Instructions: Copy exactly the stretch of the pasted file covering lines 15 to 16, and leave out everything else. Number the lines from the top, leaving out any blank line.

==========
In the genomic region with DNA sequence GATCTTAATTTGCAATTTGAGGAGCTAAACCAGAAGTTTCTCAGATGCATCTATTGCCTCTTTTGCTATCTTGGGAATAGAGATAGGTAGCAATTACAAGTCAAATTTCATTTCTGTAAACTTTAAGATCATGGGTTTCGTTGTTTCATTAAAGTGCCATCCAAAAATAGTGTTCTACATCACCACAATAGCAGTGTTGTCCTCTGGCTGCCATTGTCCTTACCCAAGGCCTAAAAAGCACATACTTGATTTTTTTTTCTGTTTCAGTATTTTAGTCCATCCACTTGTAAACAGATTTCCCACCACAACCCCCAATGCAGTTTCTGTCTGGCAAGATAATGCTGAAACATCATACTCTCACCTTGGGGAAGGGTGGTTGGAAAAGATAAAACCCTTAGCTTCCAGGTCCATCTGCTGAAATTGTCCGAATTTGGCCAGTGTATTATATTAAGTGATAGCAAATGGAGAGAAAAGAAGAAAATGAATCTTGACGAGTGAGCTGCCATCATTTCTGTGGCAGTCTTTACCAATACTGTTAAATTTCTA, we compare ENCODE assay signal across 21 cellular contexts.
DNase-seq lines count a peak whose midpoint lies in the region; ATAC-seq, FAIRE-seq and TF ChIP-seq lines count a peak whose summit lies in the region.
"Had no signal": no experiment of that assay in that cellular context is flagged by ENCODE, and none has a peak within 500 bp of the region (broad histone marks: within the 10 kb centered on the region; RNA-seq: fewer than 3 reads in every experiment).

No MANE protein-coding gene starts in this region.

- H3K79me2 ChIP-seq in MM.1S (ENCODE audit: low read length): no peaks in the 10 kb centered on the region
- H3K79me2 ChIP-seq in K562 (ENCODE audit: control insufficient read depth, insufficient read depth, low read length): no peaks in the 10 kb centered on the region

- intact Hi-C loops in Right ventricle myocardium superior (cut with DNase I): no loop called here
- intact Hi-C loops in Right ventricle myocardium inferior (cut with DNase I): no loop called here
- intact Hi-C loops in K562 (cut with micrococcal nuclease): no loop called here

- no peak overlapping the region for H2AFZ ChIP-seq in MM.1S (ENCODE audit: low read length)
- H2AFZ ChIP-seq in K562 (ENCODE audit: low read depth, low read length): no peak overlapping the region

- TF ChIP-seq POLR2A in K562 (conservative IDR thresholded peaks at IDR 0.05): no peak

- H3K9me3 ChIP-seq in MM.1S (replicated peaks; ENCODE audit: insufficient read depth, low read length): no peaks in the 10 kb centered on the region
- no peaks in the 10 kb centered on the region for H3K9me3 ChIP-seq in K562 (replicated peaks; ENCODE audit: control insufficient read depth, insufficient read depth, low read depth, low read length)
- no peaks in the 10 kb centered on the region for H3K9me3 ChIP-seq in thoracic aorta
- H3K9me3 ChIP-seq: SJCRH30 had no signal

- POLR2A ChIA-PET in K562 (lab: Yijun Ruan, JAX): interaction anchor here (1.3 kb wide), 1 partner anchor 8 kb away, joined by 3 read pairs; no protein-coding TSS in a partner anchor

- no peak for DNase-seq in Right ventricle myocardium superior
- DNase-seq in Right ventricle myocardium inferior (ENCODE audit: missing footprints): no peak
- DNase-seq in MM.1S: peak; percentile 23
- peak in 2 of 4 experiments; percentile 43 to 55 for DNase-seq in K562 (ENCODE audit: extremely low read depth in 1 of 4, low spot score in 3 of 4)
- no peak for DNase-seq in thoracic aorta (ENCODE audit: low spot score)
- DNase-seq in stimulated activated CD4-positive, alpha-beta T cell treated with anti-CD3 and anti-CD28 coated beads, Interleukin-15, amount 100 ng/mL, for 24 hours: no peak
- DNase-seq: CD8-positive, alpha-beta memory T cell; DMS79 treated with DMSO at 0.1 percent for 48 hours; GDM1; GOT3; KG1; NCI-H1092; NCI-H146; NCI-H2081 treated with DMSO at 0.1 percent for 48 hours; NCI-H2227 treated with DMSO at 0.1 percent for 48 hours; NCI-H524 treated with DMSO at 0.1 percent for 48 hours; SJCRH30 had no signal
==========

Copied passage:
- no peaks in the 10 kb centered on the region for H3K9me3 ChIP-seq in thoracic aorta
- H3K9me3 ChIP-seq: SJCRH30 had no signal